All of the non-amplified molecular methods employ hybridization of sequence-specific probes to their target analyte complement(s) as initial steps. In order to have lower bound detection (sensitivity) limits of any real utility, most of these approaches rely either on a probe-based signal integration over time or on a signal amplification method. The simplest and most readily visualized of these methods hail from the early days of molecular biology: Southern and Northern blots. (Southern blotting was named after its developer, Edwin Southern; by analogy, similar conceptual approaches including Northern, Western, Southwestern, and Northwestern blotting were then named for compass directions). Southern blots involve cutting a bulk DNA sample with restriction enzymes into a reproducible mixture of small fragments, size-separating these fragments by gel electrophoresis, transferring and binding the size-separated fragments to a solid support such as nylon, and then hybridizing a labeled DNA probe of analyte-complementary sequence across the support surface. Excess unhybridized probe is removed by washing, and bound probe is visualized via its label—originally, a radioisotope. Exposure of the blot to film allowed for a visual identification of analyte positivity, with sensitivity controlled by length of exposure time (as much as weeks for very faint signals). Use of phosphorimager devices instead of film allowed for direct quantitative measurement of signal intensities, which could readily be interpreted against standards to quantitate analyte. Northern blotting is exactly analogous, but performed on RNA targets.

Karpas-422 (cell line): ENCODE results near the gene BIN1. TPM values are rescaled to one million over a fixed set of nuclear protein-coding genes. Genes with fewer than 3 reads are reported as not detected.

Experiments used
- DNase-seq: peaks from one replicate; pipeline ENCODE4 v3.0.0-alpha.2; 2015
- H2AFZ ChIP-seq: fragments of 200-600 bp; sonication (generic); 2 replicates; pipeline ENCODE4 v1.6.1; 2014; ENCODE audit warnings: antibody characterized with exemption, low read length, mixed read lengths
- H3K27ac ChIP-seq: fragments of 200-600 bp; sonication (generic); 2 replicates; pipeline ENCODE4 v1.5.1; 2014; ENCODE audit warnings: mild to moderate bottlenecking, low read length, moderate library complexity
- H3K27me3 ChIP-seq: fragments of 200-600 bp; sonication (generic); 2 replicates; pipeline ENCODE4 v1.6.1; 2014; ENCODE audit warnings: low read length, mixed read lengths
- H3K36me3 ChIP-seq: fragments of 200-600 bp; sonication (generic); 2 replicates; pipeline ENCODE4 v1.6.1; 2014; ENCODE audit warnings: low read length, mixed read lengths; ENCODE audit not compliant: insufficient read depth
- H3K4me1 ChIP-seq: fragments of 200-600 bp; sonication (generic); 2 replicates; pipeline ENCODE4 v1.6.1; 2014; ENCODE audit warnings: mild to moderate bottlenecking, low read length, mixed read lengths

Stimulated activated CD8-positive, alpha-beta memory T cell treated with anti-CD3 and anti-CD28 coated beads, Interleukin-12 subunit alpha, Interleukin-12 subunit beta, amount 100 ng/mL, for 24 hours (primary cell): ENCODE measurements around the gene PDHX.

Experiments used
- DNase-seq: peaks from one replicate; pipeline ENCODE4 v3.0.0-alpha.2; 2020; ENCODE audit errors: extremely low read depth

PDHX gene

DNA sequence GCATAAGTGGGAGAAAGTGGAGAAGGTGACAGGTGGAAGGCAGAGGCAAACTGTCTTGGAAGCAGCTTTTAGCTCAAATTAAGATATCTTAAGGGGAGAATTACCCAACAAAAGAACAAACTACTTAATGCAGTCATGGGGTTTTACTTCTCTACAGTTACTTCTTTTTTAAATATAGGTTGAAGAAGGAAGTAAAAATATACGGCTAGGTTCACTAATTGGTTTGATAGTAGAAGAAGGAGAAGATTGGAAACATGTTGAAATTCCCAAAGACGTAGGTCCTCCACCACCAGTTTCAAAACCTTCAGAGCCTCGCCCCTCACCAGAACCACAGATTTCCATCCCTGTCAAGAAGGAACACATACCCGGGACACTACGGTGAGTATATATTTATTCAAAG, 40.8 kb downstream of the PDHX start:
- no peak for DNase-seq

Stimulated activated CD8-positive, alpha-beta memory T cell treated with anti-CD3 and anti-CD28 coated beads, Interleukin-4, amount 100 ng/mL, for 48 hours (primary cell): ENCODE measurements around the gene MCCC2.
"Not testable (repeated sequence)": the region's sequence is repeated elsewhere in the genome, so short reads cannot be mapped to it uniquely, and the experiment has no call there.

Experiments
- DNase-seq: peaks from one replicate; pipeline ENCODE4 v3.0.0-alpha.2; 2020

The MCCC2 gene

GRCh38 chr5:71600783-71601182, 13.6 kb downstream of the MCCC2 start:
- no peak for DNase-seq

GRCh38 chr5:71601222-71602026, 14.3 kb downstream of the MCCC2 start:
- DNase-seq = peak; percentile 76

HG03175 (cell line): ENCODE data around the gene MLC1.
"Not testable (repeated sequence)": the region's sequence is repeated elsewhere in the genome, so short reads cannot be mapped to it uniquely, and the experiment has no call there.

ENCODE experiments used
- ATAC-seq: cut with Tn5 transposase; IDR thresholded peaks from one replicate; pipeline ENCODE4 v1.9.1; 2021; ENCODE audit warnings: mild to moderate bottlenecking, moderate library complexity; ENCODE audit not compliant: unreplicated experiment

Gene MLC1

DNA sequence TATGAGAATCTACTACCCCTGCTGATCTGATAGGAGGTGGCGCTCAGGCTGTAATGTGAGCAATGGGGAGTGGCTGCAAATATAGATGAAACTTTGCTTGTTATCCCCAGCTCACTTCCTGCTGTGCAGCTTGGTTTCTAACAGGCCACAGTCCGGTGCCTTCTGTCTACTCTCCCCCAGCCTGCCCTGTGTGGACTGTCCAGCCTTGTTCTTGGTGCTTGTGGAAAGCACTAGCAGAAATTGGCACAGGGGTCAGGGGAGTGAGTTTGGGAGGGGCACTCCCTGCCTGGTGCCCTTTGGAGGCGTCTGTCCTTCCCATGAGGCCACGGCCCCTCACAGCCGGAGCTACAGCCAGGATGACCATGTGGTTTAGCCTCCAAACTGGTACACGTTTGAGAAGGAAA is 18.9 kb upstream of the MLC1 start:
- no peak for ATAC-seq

While still useful in research, both of these methods have mostly been supplanted in modern clinical settings by microarray hybridization approaches (see The Primer, “Applications of multiplexing and array method,” MLO, September 2013). The probe label of choice is now generally a fluorophore as opposed to a radioisotope, but sensitivity is still achieved through (optical) signal integration times.